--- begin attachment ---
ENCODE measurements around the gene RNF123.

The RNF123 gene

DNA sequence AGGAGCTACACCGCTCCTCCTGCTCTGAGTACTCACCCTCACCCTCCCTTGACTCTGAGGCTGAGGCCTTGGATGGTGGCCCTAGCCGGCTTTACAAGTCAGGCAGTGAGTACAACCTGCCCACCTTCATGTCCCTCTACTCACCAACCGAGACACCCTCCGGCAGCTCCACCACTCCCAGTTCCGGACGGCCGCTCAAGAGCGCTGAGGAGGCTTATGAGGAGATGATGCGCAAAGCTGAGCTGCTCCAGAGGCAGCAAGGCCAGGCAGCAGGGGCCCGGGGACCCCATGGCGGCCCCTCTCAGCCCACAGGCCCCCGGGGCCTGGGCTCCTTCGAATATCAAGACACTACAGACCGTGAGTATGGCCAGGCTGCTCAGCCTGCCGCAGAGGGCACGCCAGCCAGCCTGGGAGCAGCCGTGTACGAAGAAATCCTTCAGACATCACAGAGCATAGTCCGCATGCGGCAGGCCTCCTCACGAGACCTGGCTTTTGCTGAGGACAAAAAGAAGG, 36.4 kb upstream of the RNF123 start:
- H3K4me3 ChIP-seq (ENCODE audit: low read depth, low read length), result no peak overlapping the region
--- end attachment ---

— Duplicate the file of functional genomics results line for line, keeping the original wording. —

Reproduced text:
ENCODE measurements around the gene RNF123.

The RNF123 gene

DNA sequence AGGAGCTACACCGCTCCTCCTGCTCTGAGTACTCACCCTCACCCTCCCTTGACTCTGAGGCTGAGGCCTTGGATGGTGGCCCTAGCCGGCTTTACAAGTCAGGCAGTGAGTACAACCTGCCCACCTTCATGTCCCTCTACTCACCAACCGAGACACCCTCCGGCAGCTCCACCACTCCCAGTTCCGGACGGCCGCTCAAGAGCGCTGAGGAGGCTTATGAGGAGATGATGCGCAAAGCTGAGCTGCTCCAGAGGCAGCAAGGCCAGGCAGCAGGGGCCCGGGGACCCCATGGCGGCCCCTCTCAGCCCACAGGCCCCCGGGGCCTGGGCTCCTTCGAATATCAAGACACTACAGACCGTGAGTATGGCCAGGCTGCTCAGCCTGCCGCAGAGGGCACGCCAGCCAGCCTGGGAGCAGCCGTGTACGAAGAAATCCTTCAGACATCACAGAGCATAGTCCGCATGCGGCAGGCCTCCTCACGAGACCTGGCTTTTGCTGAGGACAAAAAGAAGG, 36.4 kb upstream of the RNF123 start:
- H3K4me3 ChIP-seq (ENCODE audit: low read depth, low read length), result no peak overlapping the region